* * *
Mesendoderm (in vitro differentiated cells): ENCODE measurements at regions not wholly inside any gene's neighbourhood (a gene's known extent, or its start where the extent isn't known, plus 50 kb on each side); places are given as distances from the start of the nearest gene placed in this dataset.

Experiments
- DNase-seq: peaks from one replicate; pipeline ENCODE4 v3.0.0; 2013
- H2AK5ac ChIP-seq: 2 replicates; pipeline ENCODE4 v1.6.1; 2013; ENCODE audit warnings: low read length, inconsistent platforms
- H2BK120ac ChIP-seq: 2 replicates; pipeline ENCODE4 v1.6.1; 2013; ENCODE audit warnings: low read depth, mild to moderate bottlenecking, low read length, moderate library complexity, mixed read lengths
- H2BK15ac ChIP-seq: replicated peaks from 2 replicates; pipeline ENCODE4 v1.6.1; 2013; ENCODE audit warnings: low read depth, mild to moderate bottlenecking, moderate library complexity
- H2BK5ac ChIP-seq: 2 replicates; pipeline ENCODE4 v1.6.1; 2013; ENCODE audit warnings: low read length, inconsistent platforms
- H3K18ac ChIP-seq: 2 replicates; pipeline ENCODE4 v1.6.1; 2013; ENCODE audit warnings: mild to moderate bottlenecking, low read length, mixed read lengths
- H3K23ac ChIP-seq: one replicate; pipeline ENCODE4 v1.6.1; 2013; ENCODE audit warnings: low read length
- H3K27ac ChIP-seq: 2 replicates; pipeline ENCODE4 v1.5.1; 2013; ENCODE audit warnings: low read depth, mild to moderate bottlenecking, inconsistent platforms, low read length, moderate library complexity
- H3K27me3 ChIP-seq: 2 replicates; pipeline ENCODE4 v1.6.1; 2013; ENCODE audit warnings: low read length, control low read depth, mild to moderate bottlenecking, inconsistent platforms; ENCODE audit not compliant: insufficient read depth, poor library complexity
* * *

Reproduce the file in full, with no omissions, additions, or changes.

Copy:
Mesendoderm (in vitro differentiated cells): ENCODE measurements at regions not wholly inside any gene's neighbourhood (a gene's known extent, or its start where the extent isn't known, plus 50 kb on each side); places are given as distances from the start of the nearest gene placed in this dataset.

Experiments
- DNase-seq: peaks from one replicate; pipeline ENCODE4 v3.0.0; 2013
- H2AK5ac ChIP-seq: 2 replicates; pipeline ENCODE4 v1.6.1; 2013; ENCODE audit warnings: low read length, inconsistent platforms
- H2BK120ac ChIP-seq: 2 replicates; pipeline ENCODE4 v1.6.1; 2013; ENCODE audit warnings: low read depth, mild to moderate bottlenecking, low read length, moderate library complexity, mixed read lengths
- H2BK15ac ChIP-seq: replicated peaks from 2 replicates; pipeline ENCODE4 v1.6.1; 2013; ENCODE audit warnings: low read depth, mild to moderate bottlenecking, moderate library complexity
- H2BK5ac ChIP-seq: 2 replicates; pipeline ENCODE4 v1.6.1; 2013; ENCODE audit warnings: low read length, inconsistent platforms
- H3K18ac ChIP-seq: 2 replicates; pipeline ENCODE4 v1.6.1; 2013; ENCODE audit warnings: mild to moderate bottlenecking, low read length, mixed read lengths
- H3K23ac ChIP-seq: one replicate; pipeline ENCODE4 v1.6.1; 2013; ENCODE audit warnings: low read length
- H3K27ac ChIP-seq: 2 replicates; pipeline ENCODE4 v1.5.1; 2013; ENCODE audit warnings: low read depth, mild to moderate bottlenecking, inconsistent platforms, low read length, moderate library complexity
- H3K27me3 ChIP-seq: 2 replicates; pipeline ENCODE4 v1.6.1; 2013; ENCODE audit warnings: low read length, control low read depth, mild to moderate bottlenecking, inconsistent platforms; ENCODE audit not compliant: insufficient read depth, poor library complexity